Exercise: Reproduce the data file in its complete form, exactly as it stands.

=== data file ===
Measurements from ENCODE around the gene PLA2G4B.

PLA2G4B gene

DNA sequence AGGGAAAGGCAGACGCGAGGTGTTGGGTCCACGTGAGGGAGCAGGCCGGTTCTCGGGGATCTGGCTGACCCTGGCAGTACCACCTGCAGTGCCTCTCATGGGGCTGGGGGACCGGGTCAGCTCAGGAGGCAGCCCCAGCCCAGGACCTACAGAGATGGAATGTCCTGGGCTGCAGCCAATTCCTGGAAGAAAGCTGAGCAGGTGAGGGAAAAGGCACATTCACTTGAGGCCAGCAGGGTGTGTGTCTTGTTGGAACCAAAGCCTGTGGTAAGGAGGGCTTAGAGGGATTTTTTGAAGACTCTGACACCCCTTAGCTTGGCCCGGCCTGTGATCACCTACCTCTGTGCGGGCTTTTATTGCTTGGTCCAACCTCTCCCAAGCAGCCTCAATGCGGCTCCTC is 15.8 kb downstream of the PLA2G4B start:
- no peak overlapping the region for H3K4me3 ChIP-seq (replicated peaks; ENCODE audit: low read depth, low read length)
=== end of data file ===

Measurements from ENCODE around the gene PLA2G4B.

PLA2G4B gene

DNA sequence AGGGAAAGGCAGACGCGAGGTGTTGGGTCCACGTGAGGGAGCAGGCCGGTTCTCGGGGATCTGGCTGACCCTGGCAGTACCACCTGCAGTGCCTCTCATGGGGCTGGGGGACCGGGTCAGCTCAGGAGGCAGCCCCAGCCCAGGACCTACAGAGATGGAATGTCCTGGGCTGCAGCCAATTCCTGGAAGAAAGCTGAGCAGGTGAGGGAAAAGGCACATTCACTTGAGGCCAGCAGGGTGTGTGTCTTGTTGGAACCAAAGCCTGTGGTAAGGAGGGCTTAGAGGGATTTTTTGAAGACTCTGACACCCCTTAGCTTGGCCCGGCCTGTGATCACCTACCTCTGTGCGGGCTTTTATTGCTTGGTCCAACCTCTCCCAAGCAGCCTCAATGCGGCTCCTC is 15.8 kb downstream of the PLA2G4B start:
- no peak overlapping the region for H3K4me3 ChIP-seq (replicated peaks; ENCODE audit: low read depth, low read length)